These technologies are playing a major role at the Cricket World Cup

Cricket 19

(Craig Hughes, Unsplash)

This article is brought to you thanks to the collaboration of The European Sting with the World Economic Forum.

Author: Sean Fleming, Senior Writer, Formative Content


The world’s great cricketing nations are currently slugging it out in a series of one-day international matches at the 2019 ICC Cricket World Cup.

Steeped in history and tradition, today the game takes full advantage of the latest technology to help umpires make the right call. And as the World Cup plays out across England and Wales from 30 May to 14 July, fans across the globe will feel closer than ever to the action.

Every match is being covered by an array of 30 cameras, including one that flies above the field on wires, known as Spidercam.

There are also tiny cameras fitted to the stumps to give viewers that authentic “a ball is travelling towards me at 150 kilometres per hour” feeling and, as you would no doubt expect, there are drone-mounted cameras, too.

Here are three other examples of how technology is improving the game:

Hot Spot: tech that’s game-changing – literally

It’s one of those ever-present cricketing bones of contention: did the batsman’s leg – or, indeed, any other part of his or her body – prevent the ball from hitting the stump?

Travelling at 150 kilometres per hour, it takes less than a second for the ball to leave the bowler’s hand and reach the other end of the pitch, just 20 metres away. It can be tricky for an umpire to judge if a player should be called out.

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That’s where Hot Spot comes in. It uses infrared cameras to detect the point of impact between the ball and the obstacle it first makes contact with. If the ball hits a player’s pad on the way past, for example, it will generate friction, and in turn heat – which is picked up by the system to determine where contact was made.

UltraEdge: listen carefully

Picture the scene: the ball hurtles through the air and flies past the bat as it swings. It’s caught by the wicket-keeper, who shouts they’ve caught the player out. The batsman doesn’t agree, saying the bat missed the ball. This happens all the time in cricket.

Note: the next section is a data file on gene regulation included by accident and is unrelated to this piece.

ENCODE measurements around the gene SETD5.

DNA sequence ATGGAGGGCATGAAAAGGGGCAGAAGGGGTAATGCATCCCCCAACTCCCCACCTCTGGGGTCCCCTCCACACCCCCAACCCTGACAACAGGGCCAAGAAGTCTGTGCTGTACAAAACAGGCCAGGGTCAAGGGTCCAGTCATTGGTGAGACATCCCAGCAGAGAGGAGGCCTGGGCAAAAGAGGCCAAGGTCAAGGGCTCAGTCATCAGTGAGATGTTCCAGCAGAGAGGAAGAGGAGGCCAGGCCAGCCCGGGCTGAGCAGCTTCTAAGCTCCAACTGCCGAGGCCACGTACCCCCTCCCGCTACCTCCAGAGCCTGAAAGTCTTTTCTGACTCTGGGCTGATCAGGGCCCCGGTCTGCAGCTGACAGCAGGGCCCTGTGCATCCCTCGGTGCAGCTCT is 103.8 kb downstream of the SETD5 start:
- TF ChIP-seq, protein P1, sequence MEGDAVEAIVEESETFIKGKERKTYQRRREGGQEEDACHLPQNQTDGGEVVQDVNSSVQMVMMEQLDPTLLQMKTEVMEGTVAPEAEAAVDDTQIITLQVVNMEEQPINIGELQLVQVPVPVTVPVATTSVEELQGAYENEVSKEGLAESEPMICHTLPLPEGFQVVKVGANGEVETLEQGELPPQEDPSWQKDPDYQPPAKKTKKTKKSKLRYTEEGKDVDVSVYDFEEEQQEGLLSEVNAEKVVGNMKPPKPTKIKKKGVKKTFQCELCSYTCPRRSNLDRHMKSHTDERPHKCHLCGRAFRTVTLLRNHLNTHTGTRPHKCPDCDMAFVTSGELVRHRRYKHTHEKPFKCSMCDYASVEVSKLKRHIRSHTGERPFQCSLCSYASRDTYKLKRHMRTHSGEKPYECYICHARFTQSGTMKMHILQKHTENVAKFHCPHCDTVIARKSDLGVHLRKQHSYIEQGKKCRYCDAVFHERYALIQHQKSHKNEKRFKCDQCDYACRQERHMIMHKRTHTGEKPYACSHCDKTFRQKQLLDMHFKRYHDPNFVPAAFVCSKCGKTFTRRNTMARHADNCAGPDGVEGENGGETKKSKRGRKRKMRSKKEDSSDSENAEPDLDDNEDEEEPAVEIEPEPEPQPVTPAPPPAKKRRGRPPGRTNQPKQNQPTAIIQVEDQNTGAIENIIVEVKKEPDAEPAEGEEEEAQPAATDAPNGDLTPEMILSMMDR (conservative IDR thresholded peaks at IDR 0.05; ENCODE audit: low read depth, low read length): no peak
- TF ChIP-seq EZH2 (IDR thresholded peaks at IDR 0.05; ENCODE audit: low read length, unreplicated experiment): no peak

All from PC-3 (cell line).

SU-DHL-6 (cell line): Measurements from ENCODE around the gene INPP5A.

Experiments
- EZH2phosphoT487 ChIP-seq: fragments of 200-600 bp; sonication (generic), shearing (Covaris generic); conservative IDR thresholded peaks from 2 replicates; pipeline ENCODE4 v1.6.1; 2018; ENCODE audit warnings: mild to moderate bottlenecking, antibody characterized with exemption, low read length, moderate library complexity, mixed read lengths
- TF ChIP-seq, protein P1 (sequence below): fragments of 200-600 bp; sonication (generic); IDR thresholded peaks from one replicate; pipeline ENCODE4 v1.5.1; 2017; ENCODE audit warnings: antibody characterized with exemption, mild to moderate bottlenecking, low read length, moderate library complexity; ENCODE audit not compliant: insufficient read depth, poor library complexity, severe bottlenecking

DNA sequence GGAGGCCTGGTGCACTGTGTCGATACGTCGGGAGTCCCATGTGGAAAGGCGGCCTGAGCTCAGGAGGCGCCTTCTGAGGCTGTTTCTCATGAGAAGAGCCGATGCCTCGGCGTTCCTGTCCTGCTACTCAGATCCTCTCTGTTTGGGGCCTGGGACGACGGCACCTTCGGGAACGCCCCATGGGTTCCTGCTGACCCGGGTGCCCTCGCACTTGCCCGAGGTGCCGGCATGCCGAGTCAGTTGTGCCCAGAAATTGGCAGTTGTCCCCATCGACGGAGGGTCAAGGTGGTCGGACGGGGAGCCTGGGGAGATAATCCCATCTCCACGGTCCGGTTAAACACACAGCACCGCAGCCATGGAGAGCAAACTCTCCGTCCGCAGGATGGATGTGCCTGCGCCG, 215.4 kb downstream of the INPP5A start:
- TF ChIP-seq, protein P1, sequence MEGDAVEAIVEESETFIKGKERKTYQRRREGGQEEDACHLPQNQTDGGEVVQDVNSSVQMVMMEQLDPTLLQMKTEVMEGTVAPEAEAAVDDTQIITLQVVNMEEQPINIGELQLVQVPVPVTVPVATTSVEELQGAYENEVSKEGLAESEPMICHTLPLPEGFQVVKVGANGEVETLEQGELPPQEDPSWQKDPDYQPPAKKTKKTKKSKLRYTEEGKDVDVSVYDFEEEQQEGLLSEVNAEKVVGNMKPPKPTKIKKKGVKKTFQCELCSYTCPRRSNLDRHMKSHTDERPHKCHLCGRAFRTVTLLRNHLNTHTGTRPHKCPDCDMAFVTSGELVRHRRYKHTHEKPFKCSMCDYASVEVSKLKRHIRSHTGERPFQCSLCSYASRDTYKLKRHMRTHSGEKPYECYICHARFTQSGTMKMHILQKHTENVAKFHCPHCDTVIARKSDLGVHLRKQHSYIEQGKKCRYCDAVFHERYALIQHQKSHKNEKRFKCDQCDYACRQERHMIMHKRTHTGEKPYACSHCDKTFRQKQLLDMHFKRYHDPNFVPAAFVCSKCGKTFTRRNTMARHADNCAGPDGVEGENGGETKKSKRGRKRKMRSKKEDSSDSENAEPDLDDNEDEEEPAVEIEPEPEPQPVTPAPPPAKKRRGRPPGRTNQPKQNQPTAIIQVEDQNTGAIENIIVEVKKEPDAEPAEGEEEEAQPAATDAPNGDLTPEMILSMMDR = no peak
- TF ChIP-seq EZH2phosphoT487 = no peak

It may become a thing of the past, though. With a technology called UltraEdge, tiny, unidirectional microphones at the base of the stumps detect the merest hint of an encounter between ball and bat.

It used to be known as the Snickometer before it was given its new superhero-esque name, and now forms part of the cricketing decision review system.

Hawk-Eye: an eye in the sky

As well as being a smash at tennis tournaments, Hawk-Eye is a big catch in the cricketing world, too. From its vantage point above the action, this technology tracks the ball as it flies down the pitch.

Image: Hawk-Eye

Using a combination of algorithms and augmented reality graphics it can then create a representation of the path the ball takes and determine whether a batsman should be declared out in the event of a leg-before-wicket call.

Used in conjunction with Hot Spot, it can help clear up uncertain decisions. But it’s also a big help for television viewers, providing a more immersive and engaging experience by adding a layer of graphical information to the coverage.

Cricket has been around for hundreds of years, originating in England, but is today enjoyed by a truly global audience.

The first Test match was played in 1877, when England travelled to Australia, under the auspices of the Marylebone Cricket Club, better known to cricket fans as the MCC.

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